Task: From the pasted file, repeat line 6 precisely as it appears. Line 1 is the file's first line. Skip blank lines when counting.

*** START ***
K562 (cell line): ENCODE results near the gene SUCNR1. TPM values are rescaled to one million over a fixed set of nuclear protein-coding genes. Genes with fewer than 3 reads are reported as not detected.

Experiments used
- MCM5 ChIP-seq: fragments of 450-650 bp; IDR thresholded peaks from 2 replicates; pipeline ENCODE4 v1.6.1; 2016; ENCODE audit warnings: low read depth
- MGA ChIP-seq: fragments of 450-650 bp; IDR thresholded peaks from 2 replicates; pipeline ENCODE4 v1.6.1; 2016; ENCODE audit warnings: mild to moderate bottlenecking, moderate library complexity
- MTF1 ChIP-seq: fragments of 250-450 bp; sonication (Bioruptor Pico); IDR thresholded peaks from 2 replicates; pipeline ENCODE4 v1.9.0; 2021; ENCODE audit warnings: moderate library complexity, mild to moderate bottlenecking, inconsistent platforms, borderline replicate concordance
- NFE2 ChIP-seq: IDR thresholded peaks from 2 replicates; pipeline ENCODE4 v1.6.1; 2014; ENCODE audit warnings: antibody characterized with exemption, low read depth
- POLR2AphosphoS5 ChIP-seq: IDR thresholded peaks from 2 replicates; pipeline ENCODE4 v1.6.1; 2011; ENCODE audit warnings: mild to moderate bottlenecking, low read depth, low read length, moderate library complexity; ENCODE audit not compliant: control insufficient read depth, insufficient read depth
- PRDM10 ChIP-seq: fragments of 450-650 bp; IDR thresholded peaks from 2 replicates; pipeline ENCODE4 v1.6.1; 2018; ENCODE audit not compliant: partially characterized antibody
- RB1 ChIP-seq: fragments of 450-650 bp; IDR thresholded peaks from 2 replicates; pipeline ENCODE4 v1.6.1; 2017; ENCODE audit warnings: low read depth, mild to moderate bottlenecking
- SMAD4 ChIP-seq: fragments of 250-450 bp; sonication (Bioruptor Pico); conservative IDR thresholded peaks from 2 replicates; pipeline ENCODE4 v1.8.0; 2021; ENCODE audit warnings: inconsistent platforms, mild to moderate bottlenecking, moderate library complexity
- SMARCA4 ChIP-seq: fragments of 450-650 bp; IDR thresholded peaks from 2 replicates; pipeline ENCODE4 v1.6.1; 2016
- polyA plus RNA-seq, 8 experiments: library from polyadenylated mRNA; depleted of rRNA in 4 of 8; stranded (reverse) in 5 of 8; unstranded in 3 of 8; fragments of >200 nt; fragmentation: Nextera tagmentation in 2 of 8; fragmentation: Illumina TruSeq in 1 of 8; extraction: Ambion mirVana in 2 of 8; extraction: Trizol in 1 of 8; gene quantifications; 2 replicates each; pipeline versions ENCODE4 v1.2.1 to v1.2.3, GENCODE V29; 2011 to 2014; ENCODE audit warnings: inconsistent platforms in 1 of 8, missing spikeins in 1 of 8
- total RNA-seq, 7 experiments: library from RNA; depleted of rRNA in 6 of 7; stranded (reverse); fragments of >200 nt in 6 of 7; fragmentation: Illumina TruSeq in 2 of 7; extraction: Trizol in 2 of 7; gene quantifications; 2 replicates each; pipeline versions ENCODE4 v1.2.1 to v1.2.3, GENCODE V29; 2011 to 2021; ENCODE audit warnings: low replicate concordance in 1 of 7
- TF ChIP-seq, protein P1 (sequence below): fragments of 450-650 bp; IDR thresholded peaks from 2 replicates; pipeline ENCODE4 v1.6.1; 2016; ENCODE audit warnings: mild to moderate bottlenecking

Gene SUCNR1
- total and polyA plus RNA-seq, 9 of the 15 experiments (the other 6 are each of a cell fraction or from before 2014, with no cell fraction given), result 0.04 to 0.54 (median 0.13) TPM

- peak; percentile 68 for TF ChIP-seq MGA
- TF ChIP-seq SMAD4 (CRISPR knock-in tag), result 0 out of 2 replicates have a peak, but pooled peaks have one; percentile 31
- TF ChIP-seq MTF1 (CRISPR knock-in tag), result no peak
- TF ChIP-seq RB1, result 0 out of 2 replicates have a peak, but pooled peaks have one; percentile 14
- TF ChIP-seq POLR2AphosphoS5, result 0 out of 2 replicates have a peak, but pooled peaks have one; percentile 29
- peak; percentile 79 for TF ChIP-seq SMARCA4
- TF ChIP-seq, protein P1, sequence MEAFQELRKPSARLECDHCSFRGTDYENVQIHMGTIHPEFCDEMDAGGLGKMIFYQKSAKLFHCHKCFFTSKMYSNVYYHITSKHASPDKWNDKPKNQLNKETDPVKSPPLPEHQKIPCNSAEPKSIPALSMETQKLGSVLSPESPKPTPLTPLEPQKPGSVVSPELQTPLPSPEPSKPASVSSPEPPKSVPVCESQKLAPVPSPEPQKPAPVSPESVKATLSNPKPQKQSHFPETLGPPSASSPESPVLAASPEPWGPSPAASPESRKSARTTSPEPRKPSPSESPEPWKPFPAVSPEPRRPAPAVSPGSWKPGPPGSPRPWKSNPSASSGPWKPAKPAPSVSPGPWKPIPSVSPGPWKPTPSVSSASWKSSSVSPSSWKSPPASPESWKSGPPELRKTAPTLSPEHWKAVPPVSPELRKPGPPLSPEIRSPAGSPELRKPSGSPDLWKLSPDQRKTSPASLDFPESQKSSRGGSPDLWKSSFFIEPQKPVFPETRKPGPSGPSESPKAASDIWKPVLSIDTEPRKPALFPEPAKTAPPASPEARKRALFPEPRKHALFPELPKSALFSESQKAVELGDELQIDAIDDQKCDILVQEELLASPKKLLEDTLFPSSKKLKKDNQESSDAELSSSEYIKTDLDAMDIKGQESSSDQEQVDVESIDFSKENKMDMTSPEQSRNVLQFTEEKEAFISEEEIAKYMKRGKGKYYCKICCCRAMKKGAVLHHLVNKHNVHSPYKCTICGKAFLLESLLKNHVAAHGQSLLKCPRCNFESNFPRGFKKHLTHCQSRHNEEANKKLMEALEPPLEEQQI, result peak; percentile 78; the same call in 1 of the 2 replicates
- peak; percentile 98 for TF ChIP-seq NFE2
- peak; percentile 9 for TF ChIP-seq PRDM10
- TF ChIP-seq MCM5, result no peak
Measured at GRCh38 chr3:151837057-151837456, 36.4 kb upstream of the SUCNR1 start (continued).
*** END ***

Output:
- NFE2 ChIP-seq: IDR thresholded peaks from 2 replicates; pipeline ENCODE4 v1.6.1; 2014; ENCODE audit warnings: antibody characterized with exemption, low read depth